Nutritional risk in older diabetes patients tied to diabetic retinopathy

24 Jul 2022
Nutritional risk in older diabetes patients tied to diabetic retinopathy

A low geriatric nutritional risk index (GNRI) score seems to worsen the risk of proliferative diabetic retinopathy (PDR) in older adults with type 2 diabetes, a recent study has found.

Researchers enrolled 1,359 patients who had undergone fundus examination between August 2006 and February 2014; DR was diagnosed by retinal ophthalmologists. Patient height, weight, and serum albumin levels were retrieved for GNRI calculation.

Dividing patients into tertiles of GNRI showed that the prevalence of DR was highest in the lowest category (55.2 percent) and dropped progressively through the second (39.1 percent) and third (26 percent) tertiles. Similarly, both proliferative and nonproliferative DR were higher in tertile 1 than in the other groups (p<0.001).

Multivariate logistic regression analysis found that being in tertile 1 (odds ratio [OR], 2.252, 95 percent confidence interval [CI], 1.08–4.823; p=0.033) and tertile 2 (OR, 2.602, 95 percent CI, 1.323–5.336; p=0.007) of GNRI scores increased the risk of PDR relative to tertile 3. Other PDR risk factors included old age, higher glycated haemoglobin, and proteinuria.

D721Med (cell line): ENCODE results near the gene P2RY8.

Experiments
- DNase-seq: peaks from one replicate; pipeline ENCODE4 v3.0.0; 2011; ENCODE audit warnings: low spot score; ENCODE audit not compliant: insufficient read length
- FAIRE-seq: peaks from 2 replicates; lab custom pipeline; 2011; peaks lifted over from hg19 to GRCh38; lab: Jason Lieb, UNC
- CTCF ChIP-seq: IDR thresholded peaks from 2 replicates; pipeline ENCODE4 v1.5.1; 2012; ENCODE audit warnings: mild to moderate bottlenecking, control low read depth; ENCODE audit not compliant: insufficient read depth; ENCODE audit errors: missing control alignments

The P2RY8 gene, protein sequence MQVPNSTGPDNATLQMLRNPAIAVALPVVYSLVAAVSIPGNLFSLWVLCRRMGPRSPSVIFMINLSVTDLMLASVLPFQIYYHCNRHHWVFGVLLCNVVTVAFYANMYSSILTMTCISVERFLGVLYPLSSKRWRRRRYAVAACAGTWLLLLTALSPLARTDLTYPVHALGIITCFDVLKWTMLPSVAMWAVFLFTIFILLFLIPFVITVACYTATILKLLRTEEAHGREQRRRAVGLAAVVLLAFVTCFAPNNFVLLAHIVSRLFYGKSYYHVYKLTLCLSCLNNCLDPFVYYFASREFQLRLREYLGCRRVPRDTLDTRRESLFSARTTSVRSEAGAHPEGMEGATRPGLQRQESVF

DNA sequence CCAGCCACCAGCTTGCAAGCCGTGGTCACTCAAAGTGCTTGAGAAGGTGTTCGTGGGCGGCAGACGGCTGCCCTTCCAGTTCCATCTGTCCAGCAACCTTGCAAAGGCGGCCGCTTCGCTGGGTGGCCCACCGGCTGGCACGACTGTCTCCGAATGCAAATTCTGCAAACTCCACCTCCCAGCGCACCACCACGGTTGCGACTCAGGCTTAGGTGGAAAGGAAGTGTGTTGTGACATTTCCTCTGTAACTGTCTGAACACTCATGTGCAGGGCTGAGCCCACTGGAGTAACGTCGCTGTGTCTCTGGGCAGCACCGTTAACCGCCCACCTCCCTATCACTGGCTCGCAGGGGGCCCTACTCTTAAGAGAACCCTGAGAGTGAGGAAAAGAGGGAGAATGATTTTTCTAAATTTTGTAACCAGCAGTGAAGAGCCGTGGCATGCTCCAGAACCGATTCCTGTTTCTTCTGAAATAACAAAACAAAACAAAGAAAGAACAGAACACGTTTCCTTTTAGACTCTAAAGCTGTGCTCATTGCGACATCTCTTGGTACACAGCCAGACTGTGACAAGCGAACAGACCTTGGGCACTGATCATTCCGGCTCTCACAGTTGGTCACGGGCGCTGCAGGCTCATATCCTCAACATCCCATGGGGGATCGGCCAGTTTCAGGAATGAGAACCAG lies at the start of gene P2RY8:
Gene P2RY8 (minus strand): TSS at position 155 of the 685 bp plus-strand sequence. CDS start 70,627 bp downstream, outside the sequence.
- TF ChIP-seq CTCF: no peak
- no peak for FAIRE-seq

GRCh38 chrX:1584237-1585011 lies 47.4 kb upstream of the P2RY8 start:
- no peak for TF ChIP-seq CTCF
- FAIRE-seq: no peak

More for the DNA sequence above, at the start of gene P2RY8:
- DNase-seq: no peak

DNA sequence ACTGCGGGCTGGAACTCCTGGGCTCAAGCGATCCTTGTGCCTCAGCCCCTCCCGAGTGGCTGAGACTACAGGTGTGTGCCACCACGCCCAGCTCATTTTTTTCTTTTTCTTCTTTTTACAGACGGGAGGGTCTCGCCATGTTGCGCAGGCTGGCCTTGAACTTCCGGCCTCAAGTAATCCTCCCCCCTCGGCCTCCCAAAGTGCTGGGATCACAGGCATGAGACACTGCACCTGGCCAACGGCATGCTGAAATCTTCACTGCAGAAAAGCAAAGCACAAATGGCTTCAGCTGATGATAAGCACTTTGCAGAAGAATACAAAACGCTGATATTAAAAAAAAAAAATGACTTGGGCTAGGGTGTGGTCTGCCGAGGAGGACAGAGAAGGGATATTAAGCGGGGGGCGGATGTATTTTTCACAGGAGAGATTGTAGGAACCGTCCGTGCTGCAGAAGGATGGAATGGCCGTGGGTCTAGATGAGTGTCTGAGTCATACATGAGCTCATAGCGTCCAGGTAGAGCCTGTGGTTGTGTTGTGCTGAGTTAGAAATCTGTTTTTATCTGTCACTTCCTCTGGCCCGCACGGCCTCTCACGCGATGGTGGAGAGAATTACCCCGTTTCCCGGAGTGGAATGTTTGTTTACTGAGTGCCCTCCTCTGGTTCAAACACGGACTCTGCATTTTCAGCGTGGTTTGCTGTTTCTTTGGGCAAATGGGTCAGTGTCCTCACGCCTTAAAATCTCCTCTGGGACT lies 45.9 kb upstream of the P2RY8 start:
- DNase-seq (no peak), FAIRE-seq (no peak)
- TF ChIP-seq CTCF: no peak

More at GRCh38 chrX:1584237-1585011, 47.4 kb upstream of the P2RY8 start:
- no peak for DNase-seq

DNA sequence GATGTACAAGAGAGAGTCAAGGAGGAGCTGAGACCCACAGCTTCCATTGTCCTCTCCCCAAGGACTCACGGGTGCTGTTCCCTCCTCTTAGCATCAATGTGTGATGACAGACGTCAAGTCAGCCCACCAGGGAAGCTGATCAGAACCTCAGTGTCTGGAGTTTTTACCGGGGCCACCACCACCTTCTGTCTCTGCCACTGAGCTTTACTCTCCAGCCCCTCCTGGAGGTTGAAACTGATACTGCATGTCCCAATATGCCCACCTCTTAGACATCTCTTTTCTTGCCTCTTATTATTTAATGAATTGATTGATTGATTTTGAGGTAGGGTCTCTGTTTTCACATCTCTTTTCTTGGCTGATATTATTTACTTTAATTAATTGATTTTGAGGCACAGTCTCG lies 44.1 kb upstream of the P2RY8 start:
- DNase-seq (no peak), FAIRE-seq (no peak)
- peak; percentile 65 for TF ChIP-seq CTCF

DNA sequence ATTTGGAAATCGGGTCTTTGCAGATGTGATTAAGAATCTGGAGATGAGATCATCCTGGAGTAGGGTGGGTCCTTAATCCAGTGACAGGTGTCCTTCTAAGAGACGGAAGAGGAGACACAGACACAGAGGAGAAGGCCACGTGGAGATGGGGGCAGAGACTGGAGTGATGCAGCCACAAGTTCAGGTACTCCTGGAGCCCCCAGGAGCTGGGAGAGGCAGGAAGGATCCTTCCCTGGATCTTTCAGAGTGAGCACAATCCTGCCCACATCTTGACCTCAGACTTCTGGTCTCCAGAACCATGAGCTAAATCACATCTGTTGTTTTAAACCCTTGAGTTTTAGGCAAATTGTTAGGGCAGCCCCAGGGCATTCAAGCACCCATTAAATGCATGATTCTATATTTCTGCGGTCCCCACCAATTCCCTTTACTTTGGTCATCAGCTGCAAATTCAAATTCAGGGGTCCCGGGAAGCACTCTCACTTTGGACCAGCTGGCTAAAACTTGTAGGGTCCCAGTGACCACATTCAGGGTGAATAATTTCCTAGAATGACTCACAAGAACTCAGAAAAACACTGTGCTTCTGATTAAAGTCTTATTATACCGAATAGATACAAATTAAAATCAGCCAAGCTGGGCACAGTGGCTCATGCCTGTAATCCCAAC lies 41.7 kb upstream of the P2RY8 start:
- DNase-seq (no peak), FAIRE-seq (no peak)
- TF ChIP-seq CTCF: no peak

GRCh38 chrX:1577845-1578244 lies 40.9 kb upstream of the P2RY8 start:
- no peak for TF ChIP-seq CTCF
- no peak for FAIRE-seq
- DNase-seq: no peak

Of note, GNRI was not associated with nonproliferative DR, for which the risk factors only included longer disease duration, lower haemoglobin, higher glycated haemoglobin, and higher systolic blood pressure.

“To confirm our findings, longitudinal studies based on different races should be conducted to determine the association between nutrition status using GNRI and DR, and evaluate the effect of weight change on the development and progression of DR,” the researchers said.

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